Ask Jean Thursday: What to Keep, What to Toss - Jean Chatzky - Making money make sense
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Ask Jean Thursday: What to Keep, What to Toss

Posted by Jean

istock_000006875649xsmallWhere may I find information about how long to keep financial and personal documents/records?

-Yolanda, Davie, Florida

Over the past few months we’ve received more than a few emails asking about what to keep and what to toss when it comes to financial documents. Luckily, I have a set of guidelines you can follow to avoid the piles of paper that seem to appear out of nowhere in even the most organized of homes:

Things you can get rid of right now:

  • Credit card solicitations
  • Marketing material that comes in your bank and credit card statement

Things you can get rid of in a month (or when you’ve reconciled your bill or bank statement):

  • ATM receipts
  • Other receipts (Hold on to the receipt if it’s a high-ticket item, such as an iPod, computer, television, etc. For other items, as long as you don’t have plans to return the item, or need the receipt for a rebate or warranty, go ahead and toss it.)
  • Prospectuses and other information about investments you might be considering

Things to toss after one year (or when your end-of-year consolidated statements come in and your taxes have been filed):

  • Bank statements
  • Brokerage statements
  • Cell phone, cable, telephone and Internet statements (unless you’re deducting them for work or home office-related expenses)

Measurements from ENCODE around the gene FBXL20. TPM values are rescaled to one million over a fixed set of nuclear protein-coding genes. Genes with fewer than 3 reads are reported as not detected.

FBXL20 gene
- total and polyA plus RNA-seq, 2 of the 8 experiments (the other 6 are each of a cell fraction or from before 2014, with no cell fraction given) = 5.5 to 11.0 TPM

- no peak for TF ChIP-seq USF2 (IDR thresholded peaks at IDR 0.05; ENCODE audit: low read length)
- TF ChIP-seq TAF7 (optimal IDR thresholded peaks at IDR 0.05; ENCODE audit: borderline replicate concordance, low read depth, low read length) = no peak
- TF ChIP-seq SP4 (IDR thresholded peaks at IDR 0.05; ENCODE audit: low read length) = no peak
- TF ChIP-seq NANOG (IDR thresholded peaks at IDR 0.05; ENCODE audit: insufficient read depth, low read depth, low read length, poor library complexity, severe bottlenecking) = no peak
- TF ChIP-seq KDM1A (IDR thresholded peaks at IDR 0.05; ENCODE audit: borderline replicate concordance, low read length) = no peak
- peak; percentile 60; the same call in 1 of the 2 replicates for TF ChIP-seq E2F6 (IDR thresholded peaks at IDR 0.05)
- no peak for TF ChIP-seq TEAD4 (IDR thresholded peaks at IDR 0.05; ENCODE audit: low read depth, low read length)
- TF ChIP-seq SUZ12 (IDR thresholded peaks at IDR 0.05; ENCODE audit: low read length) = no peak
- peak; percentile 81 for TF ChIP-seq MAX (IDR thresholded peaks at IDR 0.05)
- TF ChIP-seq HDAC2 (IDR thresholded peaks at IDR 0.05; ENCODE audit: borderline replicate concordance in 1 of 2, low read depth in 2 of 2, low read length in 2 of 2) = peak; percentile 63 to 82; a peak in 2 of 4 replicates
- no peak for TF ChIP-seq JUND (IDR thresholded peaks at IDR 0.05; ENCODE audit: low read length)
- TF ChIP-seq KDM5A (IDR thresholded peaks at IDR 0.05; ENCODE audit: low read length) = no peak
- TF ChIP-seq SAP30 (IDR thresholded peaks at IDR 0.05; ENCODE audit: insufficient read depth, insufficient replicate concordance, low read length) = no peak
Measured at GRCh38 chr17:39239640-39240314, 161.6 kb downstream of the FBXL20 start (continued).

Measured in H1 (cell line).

• Credit card bills
  • Pay stubs
  • Social Security statements
  • Utility bills

Things to toss after seven years (or when you know you won’t need them any longer for taxes):

  • Child-care records
  • Flexible-spending account documentation
  • 401(k) and retirement plan year-end statements
  • IRA contributions
  • Purchase records for investments
  • Records of charitable donations
  • Records on houses you’ve sold
  • Tax returns with back up documentation

Things to keep as long as you own the asset:

  • Insurance policies
  • Receipts for important purchases (technology, art, antiques, jewelry)
  • Receipts for renovations or investments made on your home or property
  • Titles
  • Warranties

Things to keep forever (in a safe or safe-deposit box, with a second copy in another safe, off-location premises):

  • Adoption papers
  • Appraisals
  • Birth certificates
  • Citizenship papers
  • Custody agreements
  • Deeds
  • Divorce papers
  • Financial aid documents
  • List of credit card numbers, bank and brokerage statements, insurance policies and toll-free contact information
  • List of important contacts, like your lawyer, accountant, doctor, and relatives
  • Military records
  • Powers of attorney
  • Stock certificates
  • Wills and living wills

I’m sure you have some questions. Are these things you’re tossing safe to go out with the trash? How do I organize the documents I’m saving?

When it comes to throwing out documents that might have your personal information on them, I recommend using a shredder. Crosscut shredders aren’t too expensive (about $100-$150) and will make it impossible for identity thieves to steal your information.

To keep organization simple, I use a system I call “Bills in a Box.” Essentially, “Bills in a Box” is a portable file folder box, filled with hanging file folders labeled with each of the following categories:

  • Taxes
  • Insurance
  • Health Care
  • Banking
  • Retirement/Brokerage
  • Credit Cards
  • Home
  • Auto
  • Legal
  • Estate
  • To-Do
  • To-Be-Paid

Within each hanging folder are manila folders for each subcategory. For example, in the “Auto” category, you might find separate folders for “Auto Insurance,” and “Lease Payments.” Once you’ve paid your taxes and taken care of all bills for the current year, simply put these files in storage and replace them for files for 2010.